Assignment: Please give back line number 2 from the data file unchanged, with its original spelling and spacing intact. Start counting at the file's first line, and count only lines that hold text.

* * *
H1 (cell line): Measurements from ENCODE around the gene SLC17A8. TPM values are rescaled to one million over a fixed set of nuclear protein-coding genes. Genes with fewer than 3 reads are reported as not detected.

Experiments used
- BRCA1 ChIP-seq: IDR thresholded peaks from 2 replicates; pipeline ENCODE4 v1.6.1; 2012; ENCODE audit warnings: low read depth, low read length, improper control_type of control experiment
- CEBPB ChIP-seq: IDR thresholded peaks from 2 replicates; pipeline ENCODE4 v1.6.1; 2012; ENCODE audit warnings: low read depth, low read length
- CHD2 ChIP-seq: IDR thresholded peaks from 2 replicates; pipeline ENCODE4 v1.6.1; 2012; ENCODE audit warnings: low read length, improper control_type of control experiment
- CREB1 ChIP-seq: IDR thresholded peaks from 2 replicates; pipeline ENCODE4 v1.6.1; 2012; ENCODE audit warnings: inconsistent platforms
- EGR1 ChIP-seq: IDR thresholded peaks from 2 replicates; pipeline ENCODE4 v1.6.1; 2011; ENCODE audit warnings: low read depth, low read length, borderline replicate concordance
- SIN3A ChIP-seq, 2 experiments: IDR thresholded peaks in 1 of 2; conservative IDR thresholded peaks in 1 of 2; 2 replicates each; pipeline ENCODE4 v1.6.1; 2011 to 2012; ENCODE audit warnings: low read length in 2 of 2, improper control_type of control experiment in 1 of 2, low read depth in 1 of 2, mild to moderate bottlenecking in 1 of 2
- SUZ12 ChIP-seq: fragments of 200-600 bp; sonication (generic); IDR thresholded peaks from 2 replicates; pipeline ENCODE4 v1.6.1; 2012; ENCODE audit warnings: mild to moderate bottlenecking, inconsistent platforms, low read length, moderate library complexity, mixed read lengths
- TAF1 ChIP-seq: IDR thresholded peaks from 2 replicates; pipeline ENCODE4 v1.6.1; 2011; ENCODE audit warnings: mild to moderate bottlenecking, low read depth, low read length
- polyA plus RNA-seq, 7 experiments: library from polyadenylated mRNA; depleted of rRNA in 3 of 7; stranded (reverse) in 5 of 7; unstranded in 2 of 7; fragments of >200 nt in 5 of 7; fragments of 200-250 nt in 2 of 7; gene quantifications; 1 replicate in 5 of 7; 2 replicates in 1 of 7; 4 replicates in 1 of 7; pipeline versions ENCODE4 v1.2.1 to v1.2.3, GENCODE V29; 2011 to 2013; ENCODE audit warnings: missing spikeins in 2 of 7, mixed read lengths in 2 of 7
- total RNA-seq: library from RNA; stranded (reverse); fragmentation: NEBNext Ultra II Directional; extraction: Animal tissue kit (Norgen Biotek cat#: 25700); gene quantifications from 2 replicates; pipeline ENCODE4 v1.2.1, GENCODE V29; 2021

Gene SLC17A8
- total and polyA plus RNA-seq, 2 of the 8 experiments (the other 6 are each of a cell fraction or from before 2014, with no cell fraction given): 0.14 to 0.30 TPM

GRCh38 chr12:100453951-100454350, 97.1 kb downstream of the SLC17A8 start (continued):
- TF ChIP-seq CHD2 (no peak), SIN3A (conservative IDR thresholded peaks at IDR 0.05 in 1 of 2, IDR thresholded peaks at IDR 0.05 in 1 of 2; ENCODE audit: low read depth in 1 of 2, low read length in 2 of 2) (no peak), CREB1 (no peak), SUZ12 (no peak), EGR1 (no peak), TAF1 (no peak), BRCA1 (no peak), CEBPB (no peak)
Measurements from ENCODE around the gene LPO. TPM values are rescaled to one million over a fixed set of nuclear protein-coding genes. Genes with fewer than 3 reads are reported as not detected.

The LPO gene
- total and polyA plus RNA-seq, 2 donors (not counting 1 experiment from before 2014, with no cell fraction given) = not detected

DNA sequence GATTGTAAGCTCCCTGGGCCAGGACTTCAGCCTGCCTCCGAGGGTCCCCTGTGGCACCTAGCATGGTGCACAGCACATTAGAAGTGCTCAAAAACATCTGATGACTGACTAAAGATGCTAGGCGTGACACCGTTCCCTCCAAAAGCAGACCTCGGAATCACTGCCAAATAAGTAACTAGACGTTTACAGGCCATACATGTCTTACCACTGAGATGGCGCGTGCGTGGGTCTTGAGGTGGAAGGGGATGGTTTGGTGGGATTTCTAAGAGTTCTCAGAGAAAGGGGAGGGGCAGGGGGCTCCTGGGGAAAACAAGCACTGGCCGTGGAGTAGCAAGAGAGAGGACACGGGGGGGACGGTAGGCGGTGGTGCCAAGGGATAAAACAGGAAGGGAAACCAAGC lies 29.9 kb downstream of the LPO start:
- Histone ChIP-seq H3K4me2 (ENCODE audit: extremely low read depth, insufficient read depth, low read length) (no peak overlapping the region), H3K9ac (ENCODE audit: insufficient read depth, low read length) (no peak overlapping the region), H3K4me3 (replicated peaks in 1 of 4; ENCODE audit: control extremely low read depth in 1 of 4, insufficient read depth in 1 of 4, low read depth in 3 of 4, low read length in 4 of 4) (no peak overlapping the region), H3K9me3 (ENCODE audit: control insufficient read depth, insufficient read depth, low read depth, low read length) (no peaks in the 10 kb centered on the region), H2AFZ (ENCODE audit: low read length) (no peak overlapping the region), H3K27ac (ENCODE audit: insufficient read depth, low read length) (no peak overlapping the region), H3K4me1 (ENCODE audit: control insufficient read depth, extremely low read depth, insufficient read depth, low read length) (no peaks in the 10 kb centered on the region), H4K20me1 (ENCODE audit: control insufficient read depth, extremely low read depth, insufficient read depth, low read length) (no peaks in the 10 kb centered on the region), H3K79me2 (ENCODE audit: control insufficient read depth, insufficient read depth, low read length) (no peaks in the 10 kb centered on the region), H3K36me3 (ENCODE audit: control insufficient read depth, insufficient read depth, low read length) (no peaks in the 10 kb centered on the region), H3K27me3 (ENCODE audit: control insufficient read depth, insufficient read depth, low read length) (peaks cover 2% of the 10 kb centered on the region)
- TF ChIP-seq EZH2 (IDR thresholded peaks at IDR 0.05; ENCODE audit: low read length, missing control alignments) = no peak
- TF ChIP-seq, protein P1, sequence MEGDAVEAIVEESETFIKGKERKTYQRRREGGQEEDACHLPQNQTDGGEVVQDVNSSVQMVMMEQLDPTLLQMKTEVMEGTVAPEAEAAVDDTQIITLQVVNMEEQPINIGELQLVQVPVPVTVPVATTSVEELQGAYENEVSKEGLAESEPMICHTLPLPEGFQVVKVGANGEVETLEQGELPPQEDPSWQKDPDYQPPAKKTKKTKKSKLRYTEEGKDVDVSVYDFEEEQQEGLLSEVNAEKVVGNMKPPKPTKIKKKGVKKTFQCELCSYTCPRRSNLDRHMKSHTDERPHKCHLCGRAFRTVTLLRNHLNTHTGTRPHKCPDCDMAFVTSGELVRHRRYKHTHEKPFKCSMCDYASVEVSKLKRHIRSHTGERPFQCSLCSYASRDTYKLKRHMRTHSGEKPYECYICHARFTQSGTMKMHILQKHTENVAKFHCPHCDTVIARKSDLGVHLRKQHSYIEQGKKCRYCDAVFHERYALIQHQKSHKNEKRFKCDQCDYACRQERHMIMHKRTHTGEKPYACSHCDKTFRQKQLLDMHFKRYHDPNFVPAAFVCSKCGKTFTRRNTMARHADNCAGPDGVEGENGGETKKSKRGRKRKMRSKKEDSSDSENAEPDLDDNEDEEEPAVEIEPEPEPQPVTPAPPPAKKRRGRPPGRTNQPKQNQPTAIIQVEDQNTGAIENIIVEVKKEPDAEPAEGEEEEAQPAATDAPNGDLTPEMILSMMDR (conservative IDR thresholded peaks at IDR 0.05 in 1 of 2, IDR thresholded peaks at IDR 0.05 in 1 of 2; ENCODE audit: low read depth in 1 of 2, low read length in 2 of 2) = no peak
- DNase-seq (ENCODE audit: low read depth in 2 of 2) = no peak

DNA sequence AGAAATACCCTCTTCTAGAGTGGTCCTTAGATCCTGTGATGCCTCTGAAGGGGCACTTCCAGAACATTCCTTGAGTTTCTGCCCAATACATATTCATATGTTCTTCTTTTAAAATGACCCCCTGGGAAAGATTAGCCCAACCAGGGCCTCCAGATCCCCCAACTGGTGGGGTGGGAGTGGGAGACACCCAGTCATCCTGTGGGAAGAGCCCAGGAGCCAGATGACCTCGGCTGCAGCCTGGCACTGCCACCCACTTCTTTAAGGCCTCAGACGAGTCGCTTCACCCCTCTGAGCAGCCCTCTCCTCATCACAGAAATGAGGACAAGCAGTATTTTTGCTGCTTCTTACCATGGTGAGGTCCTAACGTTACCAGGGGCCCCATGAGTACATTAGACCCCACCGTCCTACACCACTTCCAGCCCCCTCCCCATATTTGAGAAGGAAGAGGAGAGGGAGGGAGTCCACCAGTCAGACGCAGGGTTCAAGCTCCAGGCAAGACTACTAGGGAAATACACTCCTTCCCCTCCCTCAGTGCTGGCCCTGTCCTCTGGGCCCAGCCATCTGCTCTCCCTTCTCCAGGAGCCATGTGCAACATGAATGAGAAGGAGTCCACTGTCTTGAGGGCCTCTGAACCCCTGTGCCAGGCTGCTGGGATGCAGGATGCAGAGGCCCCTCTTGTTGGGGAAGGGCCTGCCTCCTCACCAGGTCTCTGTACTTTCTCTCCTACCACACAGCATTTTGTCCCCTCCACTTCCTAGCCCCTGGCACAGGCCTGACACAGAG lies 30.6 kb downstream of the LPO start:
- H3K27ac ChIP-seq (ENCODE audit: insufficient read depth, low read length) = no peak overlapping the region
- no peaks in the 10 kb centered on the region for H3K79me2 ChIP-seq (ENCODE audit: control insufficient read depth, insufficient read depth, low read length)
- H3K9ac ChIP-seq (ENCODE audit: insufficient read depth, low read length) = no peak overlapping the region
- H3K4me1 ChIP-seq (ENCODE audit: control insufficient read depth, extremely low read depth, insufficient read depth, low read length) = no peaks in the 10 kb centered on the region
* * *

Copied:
Experiments used